When men were men and mud was mud

This rant has been brewing for some time.
It stirs every time I walk past Princes Park. Every time I see or hear Andrew Demetriou. Every time an unnecessary 50 metre penalty is paid. And every time I visit Etihad Stadium (which is infrequently).

Yes, this is the nostalgic rant of a 30-something footy fan who grew up watching Carlton in the ‘80s and ‘90s and who yearns for a time when men were men and mud was mud.

I find myself feeling a little hollow when I watch footy of late (and not just because Carlton probably won’t make the finals this year.)
It’s something about the style of play, or more particularly, the impact of rule changes and frequently annoying umpiring decisions that often leave even the most experienced commentators perplexed and frankly, leaves my navy blue blood a little cold.

Last night’s game against Richmond (Round 18) is a case in point.
Sure, it wasn’t slick footy – a fact I actually enjoyed. And despite missing Juddy to the chicken-wing ruling, the boys played with spirit and some of the new players looked like they were on the way to earning a permanent spot.
But what is it with the overuse of the whistle, the inconsistent application of the rules and the incompetence of a goal umpire who apparently needed someone with a worse view then him to verify his own decision making?
It took the joy out of the game and didn’t guarantee for a more accurate result anyway. (In fact, I think the call on the Bryce Gibbs “touch” was just wrong, despite Gibbs’ assurances to the contrary.)
Why do the administrators of the game seem to be striving to make it perfect, measured and clean?
That is not the footy I know.

The footy I know is about standing in the freezing cold outer with the smell of beer and cigarettes and the sound of swearing, the week’s frustrations being verbally exorcised .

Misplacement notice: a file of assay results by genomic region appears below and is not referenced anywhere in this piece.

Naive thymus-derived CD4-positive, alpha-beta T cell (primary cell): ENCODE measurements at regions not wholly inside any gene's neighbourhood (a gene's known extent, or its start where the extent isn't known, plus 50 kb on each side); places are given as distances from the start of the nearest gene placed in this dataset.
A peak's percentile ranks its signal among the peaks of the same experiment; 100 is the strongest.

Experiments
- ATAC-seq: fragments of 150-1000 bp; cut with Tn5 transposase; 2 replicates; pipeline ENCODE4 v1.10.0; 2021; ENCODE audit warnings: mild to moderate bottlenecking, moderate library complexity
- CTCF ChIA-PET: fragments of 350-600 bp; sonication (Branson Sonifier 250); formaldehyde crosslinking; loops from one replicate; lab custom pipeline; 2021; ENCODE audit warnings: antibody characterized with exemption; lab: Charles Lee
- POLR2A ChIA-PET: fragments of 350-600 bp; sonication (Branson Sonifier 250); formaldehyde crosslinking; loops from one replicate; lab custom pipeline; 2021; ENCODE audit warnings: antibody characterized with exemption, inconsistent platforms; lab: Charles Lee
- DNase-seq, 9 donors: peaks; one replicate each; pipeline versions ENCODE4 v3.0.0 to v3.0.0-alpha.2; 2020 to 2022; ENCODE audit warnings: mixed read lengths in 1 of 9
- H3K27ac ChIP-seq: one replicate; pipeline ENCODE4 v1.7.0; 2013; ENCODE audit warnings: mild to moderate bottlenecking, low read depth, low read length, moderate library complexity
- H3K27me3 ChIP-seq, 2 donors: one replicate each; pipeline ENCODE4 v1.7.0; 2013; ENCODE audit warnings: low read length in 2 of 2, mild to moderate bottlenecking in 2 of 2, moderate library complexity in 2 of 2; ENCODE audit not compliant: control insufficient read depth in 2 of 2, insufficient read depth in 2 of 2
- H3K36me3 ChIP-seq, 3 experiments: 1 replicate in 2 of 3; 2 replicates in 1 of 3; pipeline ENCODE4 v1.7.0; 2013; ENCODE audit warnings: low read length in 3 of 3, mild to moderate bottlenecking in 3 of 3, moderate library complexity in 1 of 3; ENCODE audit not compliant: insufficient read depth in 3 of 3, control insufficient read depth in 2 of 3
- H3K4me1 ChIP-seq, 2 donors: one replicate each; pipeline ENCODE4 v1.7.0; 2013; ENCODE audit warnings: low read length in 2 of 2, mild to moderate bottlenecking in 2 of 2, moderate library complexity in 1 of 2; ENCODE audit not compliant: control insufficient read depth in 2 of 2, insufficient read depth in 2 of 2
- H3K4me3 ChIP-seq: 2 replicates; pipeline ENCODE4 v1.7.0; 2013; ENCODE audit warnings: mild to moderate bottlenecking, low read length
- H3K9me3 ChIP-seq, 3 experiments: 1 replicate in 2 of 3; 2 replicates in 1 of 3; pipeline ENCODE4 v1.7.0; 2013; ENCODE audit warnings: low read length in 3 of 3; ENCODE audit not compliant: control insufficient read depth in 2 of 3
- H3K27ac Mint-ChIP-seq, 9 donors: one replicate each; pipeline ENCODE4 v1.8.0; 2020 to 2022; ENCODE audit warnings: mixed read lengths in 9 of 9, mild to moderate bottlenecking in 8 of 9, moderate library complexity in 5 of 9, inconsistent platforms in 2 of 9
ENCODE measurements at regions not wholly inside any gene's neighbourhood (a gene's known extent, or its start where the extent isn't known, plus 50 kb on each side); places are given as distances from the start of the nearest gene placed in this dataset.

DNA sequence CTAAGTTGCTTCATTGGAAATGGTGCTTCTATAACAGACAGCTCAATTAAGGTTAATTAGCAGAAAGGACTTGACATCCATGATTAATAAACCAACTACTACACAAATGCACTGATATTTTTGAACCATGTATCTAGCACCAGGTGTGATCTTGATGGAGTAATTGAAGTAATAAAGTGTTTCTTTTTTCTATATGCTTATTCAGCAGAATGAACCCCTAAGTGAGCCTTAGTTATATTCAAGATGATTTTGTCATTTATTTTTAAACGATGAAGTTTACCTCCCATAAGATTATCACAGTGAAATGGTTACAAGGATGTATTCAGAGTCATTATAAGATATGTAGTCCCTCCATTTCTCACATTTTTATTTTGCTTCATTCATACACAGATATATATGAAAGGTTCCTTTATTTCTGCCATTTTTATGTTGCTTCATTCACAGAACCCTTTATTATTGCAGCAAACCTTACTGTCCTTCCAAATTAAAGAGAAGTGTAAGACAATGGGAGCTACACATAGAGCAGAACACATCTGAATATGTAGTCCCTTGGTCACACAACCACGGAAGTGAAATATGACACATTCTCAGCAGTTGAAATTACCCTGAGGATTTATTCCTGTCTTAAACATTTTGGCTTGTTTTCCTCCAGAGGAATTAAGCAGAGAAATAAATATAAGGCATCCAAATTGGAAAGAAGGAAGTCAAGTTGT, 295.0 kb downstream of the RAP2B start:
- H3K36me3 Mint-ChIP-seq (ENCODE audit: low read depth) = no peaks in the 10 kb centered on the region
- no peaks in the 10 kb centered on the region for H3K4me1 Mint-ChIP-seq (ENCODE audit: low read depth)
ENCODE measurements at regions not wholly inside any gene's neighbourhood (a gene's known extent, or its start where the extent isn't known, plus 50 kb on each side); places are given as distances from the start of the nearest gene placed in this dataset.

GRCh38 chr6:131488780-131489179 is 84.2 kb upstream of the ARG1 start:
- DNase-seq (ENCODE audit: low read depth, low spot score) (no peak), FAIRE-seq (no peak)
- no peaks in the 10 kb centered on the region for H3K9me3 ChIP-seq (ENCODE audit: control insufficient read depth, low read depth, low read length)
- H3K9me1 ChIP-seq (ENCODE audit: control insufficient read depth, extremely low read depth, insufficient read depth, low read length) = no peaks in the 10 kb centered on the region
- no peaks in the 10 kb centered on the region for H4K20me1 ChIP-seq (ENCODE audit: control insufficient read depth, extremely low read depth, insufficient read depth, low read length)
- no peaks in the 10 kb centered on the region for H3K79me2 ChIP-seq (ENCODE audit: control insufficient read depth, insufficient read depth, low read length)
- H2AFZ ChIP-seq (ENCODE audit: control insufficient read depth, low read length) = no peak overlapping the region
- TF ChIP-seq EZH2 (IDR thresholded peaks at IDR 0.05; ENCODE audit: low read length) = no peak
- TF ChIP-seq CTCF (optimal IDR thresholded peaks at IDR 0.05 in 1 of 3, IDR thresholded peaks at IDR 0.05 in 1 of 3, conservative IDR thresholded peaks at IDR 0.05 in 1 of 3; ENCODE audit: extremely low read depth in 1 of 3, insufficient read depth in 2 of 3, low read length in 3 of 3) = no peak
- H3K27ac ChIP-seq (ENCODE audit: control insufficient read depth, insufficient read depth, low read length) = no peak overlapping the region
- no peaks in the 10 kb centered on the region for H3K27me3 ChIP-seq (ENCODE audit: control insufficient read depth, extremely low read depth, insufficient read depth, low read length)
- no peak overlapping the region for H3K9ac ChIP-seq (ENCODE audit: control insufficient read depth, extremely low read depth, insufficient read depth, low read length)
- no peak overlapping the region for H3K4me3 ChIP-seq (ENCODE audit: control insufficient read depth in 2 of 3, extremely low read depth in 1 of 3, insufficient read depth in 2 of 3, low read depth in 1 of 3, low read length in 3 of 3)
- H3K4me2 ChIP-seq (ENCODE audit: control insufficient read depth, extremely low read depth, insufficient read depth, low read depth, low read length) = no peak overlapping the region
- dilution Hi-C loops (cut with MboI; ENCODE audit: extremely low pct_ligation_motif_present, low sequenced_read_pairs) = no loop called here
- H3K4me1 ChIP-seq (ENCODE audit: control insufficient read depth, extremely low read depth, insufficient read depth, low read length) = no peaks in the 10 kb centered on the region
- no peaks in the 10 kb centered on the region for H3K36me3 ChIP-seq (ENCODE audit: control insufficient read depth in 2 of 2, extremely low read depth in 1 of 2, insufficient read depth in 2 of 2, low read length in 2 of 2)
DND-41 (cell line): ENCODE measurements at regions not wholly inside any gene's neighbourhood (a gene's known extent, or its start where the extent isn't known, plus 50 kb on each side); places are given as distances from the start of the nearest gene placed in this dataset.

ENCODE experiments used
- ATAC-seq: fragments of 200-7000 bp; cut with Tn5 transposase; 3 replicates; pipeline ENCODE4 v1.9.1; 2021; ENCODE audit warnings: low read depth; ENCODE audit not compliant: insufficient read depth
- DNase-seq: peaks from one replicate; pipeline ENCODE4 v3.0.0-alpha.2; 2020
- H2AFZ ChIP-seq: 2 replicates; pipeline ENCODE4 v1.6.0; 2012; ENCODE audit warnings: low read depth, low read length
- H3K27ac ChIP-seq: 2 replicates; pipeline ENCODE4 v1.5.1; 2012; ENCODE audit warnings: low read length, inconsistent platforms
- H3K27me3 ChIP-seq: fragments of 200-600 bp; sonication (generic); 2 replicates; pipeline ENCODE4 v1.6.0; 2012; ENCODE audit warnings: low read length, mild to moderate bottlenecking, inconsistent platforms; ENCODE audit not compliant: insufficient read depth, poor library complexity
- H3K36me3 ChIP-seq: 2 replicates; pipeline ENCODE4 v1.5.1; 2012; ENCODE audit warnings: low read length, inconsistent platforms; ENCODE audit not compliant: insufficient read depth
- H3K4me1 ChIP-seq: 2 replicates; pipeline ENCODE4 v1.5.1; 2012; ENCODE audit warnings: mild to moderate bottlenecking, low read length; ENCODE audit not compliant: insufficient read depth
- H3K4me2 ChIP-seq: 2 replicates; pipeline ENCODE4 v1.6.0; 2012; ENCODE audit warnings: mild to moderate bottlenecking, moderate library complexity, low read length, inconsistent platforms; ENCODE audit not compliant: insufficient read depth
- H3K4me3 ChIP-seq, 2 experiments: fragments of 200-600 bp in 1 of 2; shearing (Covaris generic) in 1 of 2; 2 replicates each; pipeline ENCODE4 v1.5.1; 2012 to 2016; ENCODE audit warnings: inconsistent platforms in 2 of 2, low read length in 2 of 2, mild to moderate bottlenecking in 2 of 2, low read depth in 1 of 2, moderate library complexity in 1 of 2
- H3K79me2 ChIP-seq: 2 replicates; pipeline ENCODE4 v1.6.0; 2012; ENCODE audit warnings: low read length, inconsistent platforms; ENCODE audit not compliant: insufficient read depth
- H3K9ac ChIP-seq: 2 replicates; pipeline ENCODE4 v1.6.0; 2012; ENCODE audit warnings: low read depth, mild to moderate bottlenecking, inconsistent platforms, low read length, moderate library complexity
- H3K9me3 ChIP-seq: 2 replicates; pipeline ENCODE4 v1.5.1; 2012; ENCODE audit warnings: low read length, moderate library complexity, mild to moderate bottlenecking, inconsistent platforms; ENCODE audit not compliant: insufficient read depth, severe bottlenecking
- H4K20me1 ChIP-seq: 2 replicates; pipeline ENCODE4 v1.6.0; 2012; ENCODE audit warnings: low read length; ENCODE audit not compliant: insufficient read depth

The footy I know is messy, ugly – so too, were many players come to think of it – but that made the flashes of brilliance all the more exciting.
It wasn’t measured and slick. It wasn’t netball with shorts.

And it didn’t use pretentious phrases like “stoppages” and  “forward pressure” to describe fundamental acts of the game.

There’s no denying there are good things about today’s game; the athleticism and skill of the players is as impressive as their rock hard bodies.

But what I wouldn’t give to see the rough and tumble of a VFL game of old, when hair was greasy and unkempt, jumpers were long and looked the same each week (despite any potential clash), socks were pulled high.

I know we can’t go back. But maybe, just maybe, there are a few rules we could implement to ensure our great game doesn’t lose its soul entirely. And so, I end my rant with this slightly ridiculous but equally serious list for consideration by the Carlton board – or anyone else that cares to listen.

  1. Home games against interstate teams to be played at Princes Park. Local games to be played at the MCG.
  2. Every player will have at least one mentoring sessions with Bruce Doull, David Rhys-Jones, Tommy Alvin and Ken Hunter.
  3. No coloured boots are to be worn unless you have won a Premiership.
  4. Helmets are compulsory, eliminating the need for high contact rule.
  5. Full strength beer to be sold in the outer.
  6. No neck tattoos.
  7. No-one from Collingwood allowed on staff. Ever.
  8. All 50 metre penalties to be reviewed by committee and umpires fined for over-use and misuse.
  9. Video review abandoned, never to return.
  10.  Clash jumpers to be banned. Period.


  1. Bruce Doull and Bryce Gibbs come from different planets. Doull would think Gibbs’s hair cut is outrageous.

  2. Love the 10 commandments Mady. The shelving of Princes Park seemed so unnecessary.